A hearing is scheduled for Thursday in Winston-Salem.

Gov. Pat McCrory faces a battery of lawsuits filed by the U.S. Justice Department, the state chapter of the NAACP and other groups who want the case heard before the election in the hopes of dismantling changes that include cutting the early voting period by a week and increasing access for partisan poll watchers. Also at issue is a new requirement for voters to present government-issued photo ID starting in 2016.

Lawyers for McCrory and GOP legislators say it will take them at least a year to prepare.

New Vote Reform Law Unpopular In NC

RALEIGH – As our state becomes the 34th state in the union to require I.D. for be able to vote, Public Policy Polling found that the new law is unpopular among voters.

According to the poll, 39 percent of North Carolinians support the voting reform bill signed into law by Governor Pat McCrory on Monday while 59 percent oppose.

Tom Jensen, director of PPP, says that voter I.D. requirements themselves are actually popular in North Carolina, but the bill became unpopular as other provisions were added, such as an end to straight ticket voting and shortening the early voting period from 17 to 10 days.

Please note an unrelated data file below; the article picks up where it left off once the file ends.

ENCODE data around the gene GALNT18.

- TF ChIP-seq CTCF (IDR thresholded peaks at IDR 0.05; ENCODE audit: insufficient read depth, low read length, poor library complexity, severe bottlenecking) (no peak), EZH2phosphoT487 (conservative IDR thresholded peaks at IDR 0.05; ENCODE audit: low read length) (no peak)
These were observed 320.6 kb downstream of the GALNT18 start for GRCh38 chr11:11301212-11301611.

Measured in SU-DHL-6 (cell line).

“We found that only 33 percent of voters in the state thought that it was a good idea to cut the early voting period by a week,” Jensen says. “59 percent were opposed to that.”

Tracy Reams, Orange County Board of Elections director, says that early voting is used by voters in the county in the 2012 November election.

“We had a total of 50,233 ballots that were cast during the early voting period,” Reams says.

In a January 2011 poll by PPP, Jensen says 66 percent of North Carolinians supported just the idea of requiring voters to show I.D.

“This is one of the few things that the Republicans wanted to do that really was popular,” Jensen says. “They managed to make it unpopular by adding all of this extra stuff.”

The elimination of straight-ticket voting in the voting reform bill was also unpopular with voters. Disapproval ran among both parties, with 68 percent of Republicans and 70 percent of Democrats opposing the move.

Jensen says that Republicans in the General Assembly got rid off straight-ticket voting because Democrats are more likely to use it.

“I think the Republicans think that if they get rid of that, they’ll have a better chance of winning some of those down-ballot offices like insurance commissioner, secretary of state, those kinds of things,” Jensen says.

Jensen says the move to pass a bill with added unpopular provisions is something the Republican General Assembly has been doing since Gov. McCrory’s election.